The lower cost of living is probably everyone’s #1 reason. Our daily life now includes what we used to think of as luxuries—fresh flowers all the time instead of special occasions, eating out more often, having a maid, massages, and mani/pedi’s—at a fraction of our monthly budget in the US.
Weather-wise we’re Baby Bear in the Goldilocks story—we don’t like it too hot or too cold. It’s amazing to live in a place where heating and air conditioning are unnecessary. Low humidity is another plus, along with the lack of annoying insects at our higher altitude.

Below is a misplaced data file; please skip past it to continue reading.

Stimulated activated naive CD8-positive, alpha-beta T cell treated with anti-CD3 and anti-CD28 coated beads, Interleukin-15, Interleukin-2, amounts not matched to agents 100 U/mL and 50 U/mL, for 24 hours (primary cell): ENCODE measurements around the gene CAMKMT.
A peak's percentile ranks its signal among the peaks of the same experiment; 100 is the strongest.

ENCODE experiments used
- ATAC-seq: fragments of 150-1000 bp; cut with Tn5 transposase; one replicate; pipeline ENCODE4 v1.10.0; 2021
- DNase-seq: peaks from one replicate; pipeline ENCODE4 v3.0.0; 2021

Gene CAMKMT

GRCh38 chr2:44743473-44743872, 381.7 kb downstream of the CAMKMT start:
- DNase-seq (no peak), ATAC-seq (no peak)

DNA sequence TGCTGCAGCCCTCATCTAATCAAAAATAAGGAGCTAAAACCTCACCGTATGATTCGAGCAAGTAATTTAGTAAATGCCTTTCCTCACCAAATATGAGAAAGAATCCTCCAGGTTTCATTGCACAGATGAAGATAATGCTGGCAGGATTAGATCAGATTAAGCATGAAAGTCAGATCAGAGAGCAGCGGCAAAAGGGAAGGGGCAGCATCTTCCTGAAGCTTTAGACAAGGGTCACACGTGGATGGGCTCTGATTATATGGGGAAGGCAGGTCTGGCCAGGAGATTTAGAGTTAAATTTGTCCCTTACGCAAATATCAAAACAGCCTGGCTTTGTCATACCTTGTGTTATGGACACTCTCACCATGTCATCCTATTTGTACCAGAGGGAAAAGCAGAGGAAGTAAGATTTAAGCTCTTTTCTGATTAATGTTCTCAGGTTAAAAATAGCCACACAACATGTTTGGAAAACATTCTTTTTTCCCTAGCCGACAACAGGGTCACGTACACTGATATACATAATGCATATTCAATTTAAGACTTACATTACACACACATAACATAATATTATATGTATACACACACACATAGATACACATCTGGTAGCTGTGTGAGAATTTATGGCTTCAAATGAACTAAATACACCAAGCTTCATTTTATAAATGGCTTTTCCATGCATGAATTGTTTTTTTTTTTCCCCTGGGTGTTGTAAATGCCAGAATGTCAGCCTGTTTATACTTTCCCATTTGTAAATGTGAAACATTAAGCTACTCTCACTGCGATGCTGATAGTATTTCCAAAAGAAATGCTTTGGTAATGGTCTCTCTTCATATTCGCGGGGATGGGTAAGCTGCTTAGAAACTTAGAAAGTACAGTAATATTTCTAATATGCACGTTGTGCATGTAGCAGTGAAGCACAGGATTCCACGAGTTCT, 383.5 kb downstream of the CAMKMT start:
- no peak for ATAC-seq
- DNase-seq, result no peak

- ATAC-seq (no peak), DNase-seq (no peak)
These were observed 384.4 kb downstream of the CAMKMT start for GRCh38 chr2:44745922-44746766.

The size of Cuenca is so manageable. It’s a city of ½ million people but there’s such a small town feeling. You can get almost anywhere in less than 15 minutes either by walking or with readily available public transportation. And there’s a wide variety of cultural activities, excellent restaurants, and day trip excursions. We haven’t found very much not to like.
Where you thinking “retirement” when you moved here?
Actually we arrived in Cuenca with no agenda other than to have fun and keep our eyes open for interesting opportunities. Our careers ended somewhat involuntarily because of downsizing, and we quickly determined that we have too much energy to just hang out all the time. So at this point in our lives the conventional definition of “retirement” isn’t a good fit.
What was life like in Cuenca before your involvement with TerraDiversa?